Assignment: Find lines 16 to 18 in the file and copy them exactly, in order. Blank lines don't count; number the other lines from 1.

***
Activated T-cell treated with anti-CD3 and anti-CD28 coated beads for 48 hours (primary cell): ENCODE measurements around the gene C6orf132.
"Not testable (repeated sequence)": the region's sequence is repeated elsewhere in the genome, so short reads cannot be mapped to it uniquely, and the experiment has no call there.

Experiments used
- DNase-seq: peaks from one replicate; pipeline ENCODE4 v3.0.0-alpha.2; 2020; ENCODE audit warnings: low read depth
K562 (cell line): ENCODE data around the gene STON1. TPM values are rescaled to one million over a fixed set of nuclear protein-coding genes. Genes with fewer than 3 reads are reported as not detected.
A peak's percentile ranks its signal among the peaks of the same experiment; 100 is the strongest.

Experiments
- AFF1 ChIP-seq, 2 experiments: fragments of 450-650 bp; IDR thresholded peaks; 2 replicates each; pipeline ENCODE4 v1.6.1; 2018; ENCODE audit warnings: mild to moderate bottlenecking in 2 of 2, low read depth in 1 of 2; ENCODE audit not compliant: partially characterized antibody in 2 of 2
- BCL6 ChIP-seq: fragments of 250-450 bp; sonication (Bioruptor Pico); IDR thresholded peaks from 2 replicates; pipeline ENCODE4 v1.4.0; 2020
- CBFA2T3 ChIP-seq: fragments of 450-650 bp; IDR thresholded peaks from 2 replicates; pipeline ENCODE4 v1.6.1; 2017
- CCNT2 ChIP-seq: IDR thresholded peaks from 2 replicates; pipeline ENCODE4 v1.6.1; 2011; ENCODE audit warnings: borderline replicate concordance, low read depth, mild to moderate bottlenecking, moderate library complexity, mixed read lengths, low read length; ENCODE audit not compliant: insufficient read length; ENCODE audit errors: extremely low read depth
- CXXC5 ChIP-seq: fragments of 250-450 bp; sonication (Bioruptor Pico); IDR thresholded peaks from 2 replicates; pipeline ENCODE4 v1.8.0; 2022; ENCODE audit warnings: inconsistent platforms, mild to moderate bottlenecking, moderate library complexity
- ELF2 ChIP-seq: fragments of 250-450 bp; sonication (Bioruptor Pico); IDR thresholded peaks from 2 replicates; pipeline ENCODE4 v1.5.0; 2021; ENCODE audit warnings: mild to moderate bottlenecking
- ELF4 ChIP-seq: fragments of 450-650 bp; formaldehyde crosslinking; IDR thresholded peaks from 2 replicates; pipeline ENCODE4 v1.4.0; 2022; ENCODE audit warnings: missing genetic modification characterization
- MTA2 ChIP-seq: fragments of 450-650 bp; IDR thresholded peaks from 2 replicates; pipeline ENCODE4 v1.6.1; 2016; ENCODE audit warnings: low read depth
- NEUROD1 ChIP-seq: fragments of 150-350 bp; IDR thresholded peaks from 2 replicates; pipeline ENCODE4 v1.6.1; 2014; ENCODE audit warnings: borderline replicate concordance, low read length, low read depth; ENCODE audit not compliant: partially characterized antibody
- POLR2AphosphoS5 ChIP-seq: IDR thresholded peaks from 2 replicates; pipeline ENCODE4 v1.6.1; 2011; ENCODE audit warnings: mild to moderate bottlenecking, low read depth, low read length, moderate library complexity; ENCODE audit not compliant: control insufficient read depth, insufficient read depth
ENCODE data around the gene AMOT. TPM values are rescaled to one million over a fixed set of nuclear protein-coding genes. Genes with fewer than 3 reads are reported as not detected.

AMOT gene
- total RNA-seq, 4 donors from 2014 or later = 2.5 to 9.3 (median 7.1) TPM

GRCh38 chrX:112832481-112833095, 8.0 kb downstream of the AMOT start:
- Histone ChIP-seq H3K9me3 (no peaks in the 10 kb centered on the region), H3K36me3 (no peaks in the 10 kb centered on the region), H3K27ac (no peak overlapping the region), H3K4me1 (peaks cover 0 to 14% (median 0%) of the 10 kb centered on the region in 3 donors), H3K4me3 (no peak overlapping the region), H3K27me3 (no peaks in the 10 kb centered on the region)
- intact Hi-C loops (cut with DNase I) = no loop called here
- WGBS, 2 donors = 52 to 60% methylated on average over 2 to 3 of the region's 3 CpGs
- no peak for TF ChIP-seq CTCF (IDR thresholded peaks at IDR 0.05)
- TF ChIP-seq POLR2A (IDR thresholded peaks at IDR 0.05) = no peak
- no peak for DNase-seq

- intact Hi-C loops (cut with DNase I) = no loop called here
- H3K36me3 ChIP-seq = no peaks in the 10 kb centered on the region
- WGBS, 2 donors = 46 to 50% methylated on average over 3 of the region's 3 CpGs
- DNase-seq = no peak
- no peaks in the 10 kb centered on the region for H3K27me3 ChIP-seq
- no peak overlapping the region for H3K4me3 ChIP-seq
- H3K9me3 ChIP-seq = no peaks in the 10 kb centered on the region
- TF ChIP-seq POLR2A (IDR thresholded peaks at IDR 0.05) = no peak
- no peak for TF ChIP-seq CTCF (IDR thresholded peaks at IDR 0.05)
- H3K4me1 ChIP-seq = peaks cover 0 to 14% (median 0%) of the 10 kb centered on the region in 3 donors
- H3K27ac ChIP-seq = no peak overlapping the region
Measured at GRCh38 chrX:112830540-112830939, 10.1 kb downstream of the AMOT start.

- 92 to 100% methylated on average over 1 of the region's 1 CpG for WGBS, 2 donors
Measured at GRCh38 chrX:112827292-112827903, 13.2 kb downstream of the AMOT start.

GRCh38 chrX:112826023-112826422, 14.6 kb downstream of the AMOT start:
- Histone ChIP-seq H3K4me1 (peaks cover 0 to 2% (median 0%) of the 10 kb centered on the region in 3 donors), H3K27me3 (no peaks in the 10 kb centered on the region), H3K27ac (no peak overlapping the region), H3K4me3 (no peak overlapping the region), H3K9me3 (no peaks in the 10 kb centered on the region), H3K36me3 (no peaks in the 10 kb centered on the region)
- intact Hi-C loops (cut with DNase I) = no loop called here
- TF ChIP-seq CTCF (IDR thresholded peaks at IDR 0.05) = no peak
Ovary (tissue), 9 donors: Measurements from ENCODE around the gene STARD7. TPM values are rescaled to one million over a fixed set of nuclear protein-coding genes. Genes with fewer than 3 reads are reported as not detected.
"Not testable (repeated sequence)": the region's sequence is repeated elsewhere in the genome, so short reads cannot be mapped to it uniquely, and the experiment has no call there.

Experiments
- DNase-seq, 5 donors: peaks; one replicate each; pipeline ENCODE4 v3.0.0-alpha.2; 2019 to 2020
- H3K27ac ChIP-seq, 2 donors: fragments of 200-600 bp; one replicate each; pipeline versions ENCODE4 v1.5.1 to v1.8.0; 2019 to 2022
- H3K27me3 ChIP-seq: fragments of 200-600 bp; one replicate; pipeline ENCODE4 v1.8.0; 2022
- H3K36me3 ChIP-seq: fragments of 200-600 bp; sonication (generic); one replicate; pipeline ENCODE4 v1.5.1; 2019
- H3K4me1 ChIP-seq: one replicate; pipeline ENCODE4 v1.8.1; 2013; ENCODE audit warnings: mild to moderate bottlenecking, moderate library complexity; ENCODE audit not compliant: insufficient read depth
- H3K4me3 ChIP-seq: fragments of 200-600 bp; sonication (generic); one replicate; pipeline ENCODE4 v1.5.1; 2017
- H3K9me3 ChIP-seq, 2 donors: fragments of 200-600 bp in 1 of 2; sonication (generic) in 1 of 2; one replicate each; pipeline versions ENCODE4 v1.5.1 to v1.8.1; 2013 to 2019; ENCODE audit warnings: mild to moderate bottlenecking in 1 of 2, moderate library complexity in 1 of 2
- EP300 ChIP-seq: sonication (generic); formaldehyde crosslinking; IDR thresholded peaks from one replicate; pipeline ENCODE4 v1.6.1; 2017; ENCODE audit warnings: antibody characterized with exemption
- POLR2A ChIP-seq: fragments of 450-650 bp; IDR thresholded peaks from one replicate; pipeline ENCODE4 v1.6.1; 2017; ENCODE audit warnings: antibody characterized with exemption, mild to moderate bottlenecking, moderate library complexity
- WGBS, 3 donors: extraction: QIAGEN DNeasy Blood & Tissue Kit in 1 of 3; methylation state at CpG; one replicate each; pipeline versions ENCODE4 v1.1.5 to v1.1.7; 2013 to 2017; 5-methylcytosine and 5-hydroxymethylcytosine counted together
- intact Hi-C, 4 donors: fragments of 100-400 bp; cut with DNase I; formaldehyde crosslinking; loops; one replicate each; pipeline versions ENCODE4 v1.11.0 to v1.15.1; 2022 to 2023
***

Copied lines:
- NEUROD1 ChIP-seq: fragments of 150-350 bp; IDR thresholded peaks from 2 replicates; pipeline ENCODE4 v1.6.1; 2014; ENCODE audit warnings: borderline replicate concordance, low read length, low read depth; ENCODE audit not compliant: partially characterized antibody
- POLR2AphosphoS5 ChIP-seq: IDR thresholded peaks from 2 replicates; pipeline ENCODE4 v1.6.1; 2011; ENCODE audit warnings: mild to moderate bottlenecking, low read depth, low read length, moderate library complexity; ENCODE audit not compliant: control insufficient read depth, insufficient read depth
ENCODE data around the gene AMOT. TPM values are rescaled to one million over a fixed set of nuclear protein-coding genes. Genes with fewer than 3 reads are reported as not detected.